What about lead poisoning from a retained bullet? The human body has good self-defense processes that isolate a foreign body by covering it with a biological shell. Old bullets removed years after the shooting look like they'd been repeatedly dipped in paraffin. When our lab developed a relatively easy means of screening for blood lead, the Dallas PD arranged for any officer carrying a bullet or pellets to get screened. During my tenure, no one with a bullet onboard ever turned up with enough elevation in blood lead to warrant concern.


Lethality

I quickly learned that "what hits you" gets trumped by "where it hits you" as the major factor in lethality. I did a survey in 1972 of about a decade's worth of recovered autopsy bullets. I found that .22-caliber and .38-caliber revolver bullets were almost equally represented and made up about 80 percent of the sample. Everything else fell in the remaining 20 percent. Granted, some people died of penetrating gunshot wounds where no bullet was recovered, but the study was still an eye-opener in that there were as many .22s as .38s in the sample.

Any penetrating injury creates leaks and blood loss that, if not stopped by the body's defense mechanisms or medical intervention, can kill. The number of areas to be treated depends on the path of the injury. At one time I thought the .32 Auto FMJ was pretty high on the lethality scale because we had a run of fatal shootings with that cartridge where the little bullet seemed to have plenty of penetration and the uncanny knack of finding important things and making holes in them. About the same time, a veteran patrol officer related the story of shooting an armed suspect four times in the torso with a .44 Special loaded with roundnose ammo. The bad guy put down his gun, asked the officer not to shoot him anymore and sat in a chair while waiting for the ambulance. He was out of the hospital and in jail in a little over two weeks.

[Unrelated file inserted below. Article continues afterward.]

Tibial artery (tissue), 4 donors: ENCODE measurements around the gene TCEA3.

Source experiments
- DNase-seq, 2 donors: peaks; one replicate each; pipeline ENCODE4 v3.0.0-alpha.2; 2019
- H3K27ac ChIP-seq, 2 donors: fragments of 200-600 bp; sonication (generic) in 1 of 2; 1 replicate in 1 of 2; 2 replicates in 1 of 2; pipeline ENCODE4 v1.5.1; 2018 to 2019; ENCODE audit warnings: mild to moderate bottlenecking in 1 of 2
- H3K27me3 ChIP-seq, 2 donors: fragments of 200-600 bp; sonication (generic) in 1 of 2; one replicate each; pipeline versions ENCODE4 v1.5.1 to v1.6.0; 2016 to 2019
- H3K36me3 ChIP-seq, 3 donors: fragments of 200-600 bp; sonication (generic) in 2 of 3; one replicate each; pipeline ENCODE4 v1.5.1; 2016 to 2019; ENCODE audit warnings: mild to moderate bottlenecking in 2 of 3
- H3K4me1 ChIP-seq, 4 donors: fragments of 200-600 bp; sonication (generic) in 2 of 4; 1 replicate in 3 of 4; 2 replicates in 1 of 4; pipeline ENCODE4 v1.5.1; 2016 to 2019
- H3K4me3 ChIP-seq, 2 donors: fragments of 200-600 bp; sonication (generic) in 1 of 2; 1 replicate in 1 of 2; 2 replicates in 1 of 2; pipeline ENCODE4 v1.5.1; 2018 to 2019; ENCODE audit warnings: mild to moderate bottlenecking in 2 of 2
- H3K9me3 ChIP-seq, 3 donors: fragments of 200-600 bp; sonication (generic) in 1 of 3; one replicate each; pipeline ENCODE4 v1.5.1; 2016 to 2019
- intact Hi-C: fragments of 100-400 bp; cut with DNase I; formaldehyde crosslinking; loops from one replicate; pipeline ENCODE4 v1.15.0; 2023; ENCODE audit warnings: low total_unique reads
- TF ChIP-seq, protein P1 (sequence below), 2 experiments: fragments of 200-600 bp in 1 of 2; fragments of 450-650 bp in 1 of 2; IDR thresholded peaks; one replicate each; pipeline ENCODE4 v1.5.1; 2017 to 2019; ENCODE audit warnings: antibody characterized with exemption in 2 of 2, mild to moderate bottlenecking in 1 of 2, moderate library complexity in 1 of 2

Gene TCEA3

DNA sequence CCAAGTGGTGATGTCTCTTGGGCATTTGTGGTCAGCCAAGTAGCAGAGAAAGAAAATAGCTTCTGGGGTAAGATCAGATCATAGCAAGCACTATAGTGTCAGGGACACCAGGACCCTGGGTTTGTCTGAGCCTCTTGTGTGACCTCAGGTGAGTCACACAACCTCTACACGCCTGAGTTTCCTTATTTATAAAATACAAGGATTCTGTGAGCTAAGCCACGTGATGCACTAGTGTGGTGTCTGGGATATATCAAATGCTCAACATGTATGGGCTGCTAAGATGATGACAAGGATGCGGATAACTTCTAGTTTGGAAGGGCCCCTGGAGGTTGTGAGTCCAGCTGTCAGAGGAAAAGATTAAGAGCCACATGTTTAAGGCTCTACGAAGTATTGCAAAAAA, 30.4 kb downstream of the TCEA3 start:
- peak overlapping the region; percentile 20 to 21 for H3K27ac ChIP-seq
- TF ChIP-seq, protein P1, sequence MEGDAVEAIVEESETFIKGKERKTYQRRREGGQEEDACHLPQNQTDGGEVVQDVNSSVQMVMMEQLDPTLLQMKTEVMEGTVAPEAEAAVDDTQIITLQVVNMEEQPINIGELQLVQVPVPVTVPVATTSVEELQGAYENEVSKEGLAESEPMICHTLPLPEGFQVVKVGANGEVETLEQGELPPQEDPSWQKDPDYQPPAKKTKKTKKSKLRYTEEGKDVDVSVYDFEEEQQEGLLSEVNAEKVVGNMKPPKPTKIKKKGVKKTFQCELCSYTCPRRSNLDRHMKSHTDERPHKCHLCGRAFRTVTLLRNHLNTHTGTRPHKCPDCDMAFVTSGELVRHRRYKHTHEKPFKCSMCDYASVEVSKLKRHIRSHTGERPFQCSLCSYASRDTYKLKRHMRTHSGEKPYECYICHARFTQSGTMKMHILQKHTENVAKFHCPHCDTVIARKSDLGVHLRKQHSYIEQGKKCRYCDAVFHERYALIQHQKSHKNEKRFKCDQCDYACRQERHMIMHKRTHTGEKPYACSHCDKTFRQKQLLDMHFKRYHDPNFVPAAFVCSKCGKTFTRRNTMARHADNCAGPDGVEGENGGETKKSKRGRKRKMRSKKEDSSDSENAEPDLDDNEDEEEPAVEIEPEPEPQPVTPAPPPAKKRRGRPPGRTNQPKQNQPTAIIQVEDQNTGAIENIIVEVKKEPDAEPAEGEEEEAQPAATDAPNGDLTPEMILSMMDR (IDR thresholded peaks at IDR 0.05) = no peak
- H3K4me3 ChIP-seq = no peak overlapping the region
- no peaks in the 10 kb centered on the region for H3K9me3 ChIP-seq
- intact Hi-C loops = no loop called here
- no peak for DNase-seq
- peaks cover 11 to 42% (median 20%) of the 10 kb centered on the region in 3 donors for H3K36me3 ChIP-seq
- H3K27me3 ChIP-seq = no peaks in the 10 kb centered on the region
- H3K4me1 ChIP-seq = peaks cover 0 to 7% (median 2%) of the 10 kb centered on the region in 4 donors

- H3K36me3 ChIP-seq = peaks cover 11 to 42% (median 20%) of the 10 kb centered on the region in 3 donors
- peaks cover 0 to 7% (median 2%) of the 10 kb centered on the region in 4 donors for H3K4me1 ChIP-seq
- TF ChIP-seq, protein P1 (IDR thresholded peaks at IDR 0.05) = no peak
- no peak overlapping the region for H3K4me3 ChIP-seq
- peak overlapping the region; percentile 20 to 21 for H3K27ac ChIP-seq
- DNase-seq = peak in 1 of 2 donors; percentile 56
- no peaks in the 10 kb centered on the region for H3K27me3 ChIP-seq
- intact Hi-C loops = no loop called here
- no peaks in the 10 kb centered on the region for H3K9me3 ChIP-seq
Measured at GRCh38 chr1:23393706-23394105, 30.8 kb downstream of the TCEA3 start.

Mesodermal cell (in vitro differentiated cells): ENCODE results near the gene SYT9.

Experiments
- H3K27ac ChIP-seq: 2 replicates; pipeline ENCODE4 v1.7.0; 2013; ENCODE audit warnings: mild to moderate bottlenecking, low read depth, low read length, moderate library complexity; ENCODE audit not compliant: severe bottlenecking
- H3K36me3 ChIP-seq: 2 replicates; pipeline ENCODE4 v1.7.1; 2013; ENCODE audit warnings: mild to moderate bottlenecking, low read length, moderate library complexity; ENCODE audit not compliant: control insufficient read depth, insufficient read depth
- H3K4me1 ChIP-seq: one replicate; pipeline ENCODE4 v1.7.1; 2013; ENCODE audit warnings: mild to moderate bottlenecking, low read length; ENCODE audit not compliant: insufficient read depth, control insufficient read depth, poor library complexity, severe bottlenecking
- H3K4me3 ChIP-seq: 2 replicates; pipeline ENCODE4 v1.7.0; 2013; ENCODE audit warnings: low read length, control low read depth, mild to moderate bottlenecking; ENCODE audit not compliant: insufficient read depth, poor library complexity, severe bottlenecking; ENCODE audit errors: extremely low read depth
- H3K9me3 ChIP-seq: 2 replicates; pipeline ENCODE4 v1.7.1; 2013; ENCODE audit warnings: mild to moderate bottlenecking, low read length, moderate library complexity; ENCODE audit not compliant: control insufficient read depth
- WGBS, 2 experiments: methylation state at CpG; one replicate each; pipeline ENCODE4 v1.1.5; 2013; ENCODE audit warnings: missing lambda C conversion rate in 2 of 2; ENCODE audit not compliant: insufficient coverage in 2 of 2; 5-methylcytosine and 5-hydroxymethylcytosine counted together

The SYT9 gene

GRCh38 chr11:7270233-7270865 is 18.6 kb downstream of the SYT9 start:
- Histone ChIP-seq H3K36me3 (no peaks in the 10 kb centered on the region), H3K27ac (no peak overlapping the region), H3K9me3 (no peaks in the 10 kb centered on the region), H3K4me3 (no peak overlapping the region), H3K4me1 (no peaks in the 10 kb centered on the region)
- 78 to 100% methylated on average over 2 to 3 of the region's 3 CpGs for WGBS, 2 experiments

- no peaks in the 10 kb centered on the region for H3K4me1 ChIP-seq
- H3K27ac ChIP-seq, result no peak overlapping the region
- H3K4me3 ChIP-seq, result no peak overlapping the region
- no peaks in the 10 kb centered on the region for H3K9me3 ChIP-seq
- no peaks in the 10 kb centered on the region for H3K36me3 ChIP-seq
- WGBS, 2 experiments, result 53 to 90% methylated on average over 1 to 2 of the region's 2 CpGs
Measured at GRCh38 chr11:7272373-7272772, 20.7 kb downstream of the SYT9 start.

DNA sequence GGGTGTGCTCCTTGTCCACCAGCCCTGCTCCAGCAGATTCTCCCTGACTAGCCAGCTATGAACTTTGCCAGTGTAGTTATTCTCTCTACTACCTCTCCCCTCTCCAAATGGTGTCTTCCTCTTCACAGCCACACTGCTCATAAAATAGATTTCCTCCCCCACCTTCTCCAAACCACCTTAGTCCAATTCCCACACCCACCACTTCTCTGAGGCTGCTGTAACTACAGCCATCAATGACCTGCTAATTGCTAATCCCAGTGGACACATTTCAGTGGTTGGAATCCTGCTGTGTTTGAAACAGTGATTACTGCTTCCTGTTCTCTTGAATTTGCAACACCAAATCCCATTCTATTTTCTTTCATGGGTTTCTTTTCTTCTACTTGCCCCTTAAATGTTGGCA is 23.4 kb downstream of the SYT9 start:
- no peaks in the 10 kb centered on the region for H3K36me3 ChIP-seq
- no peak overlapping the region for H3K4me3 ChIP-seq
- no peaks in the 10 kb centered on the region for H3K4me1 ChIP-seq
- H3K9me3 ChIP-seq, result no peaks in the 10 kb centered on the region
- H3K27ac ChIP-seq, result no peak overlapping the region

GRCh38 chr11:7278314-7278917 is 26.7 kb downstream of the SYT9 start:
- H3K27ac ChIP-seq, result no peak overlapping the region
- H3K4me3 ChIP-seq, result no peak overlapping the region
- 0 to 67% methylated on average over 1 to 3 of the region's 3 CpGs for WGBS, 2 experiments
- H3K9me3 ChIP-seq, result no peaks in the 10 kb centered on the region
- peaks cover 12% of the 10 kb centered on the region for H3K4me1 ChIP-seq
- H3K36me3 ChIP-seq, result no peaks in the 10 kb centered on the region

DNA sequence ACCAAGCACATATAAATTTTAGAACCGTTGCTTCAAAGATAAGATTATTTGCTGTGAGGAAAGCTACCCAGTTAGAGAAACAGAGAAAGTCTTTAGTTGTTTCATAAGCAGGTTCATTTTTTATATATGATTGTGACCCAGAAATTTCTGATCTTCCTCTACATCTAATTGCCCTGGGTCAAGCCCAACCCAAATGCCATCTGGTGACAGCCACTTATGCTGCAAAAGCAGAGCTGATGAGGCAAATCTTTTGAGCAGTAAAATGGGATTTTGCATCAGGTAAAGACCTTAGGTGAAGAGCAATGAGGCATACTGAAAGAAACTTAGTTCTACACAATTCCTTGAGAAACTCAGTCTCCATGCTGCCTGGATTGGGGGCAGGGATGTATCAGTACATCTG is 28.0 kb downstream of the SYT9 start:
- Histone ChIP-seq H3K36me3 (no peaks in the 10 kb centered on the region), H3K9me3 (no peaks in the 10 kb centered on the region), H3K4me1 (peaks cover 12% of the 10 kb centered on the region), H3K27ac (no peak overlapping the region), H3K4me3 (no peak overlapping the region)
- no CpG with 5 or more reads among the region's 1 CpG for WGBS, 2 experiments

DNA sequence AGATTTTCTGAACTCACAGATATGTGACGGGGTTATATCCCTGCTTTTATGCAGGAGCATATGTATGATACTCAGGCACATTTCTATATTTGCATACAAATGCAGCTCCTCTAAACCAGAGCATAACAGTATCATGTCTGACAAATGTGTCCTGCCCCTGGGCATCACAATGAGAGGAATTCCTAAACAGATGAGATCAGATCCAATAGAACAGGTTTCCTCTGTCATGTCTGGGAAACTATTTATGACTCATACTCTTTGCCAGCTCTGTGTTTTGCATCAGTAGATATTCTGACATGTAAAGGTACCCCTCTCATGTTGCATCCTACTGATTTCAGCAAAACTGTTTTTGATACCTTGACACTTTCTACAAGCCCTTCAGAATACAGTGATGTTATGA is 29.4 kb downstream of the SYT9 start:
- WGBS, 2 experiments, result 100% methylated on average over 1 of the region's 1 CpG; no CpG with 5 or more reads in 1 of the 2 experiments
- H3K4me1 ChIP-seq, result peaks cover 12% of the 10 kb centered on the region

Projectile size is a second-order issue in lethality, subordinate to what organs were hit and how quickly medical treatment was started. A doctor does not need to know the caliber of bullet to save a life.


Bullet Meets Ice

One of the old firearms identification texts showed a picture of a .22-caliber lead bullet that had been recovered using ice. At the time we saw this, all we had was a cotton box and saw entirely too many bullets that were badly scrubbed when we tried recovering in cotton. We were still in temporary digs in a construction trailer in 1971 awaiting completion of a new lab building.